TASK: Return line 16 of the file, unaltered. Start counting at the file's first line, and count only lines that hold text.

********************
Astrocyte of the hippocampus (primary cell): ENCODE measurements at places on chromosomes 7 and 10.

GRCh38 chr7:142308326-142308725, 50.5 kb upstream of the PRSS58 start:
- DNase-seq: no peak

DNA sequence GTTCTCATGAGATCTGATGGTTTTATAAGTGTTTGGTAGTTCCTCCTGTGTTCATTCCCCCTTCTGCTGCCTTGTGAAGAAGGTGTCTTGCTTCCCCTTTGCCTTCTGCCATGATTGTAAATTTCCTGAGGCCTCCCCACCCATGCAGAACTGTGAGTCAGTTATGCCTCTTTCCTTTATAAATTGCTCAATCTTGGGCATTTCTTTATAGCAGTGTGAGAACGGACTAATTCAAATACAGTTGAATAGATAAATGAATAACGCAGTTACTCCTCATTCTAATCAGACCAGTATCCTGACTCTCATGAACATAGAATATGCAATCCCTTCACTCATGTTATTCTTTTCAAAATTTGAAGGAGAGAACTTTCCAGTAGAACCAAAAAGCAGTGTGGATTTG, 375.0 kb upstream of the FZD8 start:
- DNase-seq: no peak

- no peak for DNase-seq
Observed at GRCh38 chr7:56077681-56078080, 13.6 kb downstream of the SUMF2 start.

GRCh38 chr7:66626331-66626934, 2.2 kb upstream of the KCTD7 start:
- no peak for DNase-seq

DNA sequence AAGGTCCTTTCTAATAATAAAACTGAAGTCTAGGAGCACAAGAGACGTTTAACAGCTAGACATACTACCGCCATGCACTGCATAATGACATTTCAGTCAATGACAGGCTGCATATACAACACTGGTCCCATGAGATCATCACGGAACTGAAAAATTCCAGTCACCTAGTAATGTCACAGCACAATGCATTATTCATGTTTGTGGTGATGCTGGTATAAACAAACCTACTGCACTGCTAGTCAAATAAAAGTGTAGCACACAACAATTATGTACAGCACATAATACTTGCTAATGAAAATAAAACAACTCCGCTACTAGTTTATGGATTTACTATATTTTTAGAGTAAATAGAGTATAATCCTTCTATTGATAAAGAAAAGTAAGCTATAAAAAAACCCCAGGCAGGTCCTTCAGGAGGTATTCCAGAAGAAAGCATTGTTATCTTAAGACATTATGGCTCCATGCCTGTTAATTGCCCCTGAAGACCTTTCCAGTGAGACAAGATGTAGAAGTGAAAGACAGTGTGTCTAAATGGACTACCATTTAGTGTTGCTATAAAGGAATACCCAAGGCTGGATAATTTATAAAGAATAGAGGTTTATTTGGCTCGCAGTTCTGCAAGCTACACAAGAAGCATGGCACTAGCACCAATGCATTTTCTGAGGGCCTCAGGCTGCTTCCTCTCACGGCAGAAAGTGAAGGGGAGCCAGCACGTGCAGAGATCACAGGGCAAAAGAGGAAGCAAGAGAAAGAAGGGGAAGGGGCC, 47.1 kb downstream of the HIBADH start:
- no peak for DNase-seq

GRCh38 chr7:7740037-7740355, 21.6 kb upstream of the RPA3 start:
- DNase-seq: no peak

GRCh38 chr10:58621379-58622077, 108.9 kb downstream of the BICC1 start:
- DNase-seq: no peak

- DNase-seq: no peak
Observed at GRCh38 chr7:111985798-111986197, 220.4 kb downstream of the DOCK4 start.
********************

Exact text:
- DNase-seq: no peak